There have been substantial developments over the past decade in implementations of quantum computing, with a lot of exciting ongoing work developing large-scale devices with lower and lower error rates. In parallel, analogue devices offer opportunities to already realise a practical quantum advantage over classical computation for very specific problems.
In our group, we are working as part of several projects to develop new improvements to hardware for quantum computing, especially with Neutral atoms, as well as – crucially – new means to benchmark these devices. We are also working to develop algorithms and applications for both analogue quantum simulators, and fully digital quantum computing.
We are involved in several projects, including:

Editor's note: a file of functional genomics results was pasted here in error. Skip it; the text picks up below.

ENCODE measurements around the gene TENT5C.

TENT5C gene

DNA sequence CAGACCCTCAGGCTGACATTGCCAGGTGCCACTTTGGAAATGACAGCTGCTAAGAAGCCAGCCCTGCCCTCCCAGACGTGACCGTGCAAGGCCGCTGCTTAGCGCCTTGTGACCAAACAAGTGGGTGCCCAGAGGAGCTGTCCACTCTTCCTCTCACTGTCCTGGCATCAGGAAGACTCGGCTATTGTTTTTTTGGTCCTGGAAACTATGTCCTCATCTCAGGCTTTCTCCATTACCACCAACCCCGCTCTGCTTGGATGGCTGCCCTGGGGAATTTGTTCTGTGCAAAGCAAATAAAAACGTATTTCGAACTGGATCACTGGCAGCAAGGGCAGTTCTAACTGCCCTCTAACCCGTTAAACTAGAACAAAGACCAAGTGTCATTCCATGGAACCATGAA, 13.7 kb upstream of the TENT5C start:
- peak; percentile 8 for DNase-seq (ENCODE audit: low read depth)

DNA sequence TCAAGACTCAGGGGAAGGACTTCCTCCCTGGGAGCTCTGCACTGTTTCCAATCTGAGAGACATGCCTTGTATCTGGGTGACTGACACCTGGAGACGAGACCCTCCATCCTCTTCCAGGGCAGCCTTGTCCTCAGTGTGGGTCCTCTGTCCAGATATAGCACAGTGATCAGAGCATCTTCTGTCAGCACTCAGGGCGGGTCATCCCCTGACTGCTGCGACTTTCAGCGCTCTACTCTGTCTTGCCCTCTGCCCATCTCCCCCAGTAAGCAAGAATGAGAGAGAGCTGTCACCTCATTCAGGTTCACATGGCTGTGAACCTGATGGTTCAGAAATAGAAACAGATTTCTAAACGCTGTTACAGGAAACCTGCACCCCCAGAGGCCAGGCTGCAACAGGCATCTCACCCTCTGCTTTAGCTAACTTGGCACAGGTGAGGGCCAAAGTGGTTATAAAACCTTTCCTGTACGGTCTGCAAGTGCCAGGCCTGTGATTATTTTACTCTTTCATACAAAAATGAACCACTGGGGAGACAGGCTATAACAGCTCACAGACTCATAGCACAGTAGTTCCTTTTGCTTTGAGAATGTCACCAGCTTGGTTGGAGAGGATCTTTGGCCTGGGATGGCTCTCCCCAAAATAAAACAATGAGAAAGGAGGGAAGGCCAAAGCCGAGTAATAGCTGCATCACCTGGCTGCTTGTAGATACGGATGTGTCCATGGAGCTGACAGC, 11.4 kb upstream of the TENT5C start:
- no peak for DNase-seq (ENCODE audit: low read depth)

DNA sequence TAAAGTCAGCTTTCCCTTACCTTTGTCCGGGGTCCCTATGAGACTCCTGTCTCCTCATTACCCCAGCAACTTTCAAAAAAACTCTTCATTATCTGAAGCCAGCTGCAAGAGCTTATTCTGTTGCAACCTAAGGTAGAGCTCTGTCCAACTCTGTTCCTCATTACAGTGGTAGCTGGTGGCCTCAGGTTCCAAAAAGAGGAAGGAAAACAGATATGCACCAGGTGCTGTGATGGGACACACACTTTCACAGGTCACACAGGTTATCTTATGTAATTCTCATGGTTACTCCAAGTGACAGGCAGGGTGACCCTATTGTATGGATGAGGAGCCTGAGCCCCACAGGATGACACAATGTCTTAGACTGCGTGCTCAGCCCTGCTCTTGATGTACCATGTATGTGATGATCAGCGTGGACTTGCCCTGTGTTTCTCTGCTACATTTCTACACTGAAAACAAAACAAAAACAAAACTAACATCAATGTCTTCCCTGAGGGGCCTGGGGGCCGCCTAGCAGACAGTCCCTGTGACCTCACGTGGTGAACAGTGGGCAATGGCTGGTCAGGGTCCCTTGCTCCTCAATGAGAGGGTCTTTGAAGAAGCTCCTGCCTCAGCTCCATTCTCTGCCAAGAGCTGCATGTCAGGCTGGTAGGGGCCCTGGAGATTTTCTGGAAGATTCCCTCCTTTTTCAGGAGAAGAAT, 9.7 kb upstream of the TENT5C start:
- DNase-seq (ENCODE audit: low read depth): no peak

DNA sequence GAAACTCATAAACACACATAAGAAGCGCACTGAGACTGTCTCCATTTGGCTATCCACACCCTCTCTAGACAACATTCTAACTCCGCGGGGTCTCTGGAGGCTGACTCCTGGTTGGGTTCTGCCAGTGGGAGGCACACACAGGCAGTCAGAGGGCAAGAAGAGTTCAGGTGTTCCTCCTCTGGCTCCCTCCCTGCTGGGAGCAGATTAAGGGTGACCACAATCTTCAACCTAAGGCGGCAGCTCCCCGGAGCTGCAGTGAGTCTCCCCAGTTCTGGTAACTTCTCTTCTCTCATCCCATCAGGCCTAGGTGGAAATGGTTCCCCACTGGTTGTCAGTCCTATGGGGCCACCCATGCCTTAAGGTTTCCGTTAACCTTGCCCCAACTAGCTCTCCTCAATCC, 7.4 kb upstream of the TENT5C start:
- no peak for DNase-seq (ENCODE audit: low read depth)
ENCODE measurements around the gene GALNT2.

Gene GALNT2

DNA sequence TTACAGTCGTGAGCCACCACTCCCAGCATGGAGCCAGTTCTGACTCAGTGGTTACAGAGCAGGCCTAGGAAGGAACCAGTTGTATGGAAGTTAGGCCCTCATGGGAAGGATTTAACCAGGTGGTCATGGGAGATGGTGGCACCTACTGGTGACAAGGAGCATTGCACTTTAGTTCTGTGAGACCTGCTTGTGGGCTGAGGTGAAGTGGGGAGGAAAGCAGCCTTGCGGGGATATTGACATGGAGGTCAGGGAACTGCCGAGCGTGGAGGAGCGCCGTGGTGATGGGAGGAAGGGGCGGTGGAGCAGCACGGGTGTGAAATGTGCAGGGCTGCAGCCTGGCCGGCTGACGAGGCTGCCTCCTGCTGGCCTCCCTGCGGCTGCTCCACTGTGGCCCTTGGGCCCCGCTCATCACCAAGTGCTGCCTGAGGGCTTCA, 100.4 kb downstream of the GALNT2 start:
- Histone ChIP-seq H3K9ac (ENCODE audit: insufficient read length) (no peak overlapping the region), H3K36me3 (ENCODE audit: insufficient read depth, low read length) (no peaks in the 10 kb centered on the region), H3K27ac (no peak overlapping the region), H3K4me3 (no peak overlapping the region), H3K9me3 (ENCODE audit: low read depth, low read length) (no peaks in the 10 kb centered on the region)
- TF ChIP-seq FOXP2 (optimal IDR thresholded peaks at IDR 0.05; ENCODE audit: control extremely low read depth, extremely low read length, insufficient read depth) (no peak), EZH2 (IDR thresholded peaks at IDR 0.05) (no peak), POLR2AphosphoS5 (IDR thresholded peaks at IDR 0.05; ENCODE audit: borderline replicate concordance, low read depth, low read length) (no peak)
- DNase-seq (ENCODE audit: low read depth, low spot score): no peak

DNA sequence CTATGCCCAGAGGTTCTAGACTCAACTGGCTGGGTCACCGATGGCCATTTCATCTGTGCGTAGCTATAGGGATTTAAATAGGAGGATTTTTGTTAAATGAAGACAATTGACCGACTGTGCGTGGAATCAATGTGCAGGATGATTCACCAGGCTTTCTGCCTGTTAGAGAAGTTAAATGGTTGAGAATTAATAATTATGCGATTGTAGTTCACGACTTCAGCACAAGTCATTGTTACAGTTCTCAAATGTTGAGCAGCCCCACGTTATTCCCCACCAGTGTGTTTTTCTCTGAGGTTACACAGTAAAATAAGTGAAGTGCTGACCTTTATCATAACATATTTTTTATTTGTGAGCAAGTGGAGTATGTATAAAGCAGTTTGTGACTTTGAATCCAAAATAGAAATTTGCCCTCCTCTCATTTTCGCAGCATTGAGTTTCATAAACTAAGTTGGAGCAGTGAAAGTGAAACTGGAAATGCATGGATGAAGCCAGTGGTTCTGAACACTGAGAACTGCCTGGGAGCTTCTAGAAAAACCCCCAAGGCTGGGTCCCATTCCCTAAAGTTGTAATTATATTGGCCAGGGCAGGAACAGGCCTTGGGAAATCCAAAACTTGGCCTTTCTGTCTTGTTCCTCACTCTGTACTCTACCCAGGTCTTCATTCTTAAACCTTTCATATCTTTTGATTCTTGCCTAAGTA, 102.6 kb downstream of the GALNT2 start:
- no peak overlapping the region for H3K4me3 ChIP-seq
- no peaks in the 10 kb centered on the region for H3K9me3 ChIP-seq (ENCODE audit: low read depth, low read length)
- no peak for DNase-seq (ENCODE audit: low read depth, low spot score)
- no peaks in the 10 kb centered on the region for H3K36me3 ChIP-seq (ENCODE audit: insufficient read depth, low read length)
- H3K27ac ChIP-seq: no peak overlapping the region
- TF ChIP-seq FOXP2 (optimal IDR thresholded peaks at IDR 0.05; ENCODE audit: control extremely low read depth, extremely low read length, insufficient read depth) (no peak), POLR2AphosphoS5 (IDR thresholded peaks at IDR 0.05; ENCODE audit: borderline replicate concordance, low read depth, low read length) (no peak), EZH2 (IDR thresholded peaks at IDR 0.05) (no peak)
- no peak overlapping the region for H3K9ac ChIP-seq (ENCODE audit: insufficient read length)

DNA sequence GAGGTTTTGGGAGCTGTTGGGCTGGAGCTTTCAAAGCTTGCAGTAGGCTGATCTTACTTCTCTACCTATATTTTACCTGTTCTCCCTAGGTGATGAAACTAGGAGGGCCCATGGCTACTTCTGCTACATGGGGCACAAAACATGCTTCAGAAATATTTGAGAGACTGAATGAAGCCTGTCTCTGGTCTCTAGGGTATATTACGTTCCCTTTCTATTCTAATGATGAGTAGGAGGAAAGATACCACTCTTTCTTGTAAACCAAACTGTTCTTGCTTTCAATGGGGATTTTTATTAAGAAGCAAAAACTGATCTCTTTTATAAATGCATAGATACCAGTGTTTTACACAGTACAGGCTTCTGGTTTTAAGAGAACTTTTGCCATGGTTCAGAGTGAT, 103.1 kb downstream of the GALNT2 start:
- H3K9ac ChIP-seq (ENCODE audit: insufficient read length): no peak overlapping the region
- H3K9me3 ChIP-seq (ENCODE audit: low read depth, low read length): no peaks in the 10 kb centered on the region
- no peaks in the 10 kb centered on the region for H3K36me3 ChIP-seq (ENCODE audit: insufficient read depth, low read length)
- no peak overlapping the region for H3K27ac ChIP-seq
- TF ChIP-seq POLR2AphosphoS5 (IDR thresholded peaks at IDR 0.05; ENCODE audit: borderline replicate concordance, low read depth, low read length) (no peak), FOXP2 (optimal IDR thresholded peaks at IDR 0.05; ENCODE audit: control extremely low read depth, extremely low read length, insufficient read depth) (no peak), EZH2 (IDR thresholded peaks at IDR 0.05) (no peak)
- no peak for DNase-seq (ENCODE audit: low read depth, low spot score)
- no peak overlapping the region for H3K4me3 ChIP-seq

- Scalable Qubit Arrays for Quantum Computing and Optimisation (SQuAre), let by the team of Jonathan Pritchard in the Experimental Quantum Optics and Photonics group [http://photonics.phys.strath.ac.uk/rydberg-quantum-devices/]
- UK Quantum Technology Hub in Computing and Simulation [https://www.qcshub.org/]
We also have close collaborations with our friends at Glasgow and Edinburgh Universities, through the Scottish Centre for Innovation in Quantum computing and Simulation — SCIQCS [http://sciqcs.org/]
- Peyman Givi, Andrew J. Daley, Dimitri Mavriplis, Mujeeb Malik, Quantum Speedup for Aeroscience and Engineering, AIAA Journal (2020)
- G. Xu, A. J. Daley, P. Givi, and R. D. Somma, Turbulent mixing simulation via a quantum algorithm , AIAA Journal 56, 687-699 (2017).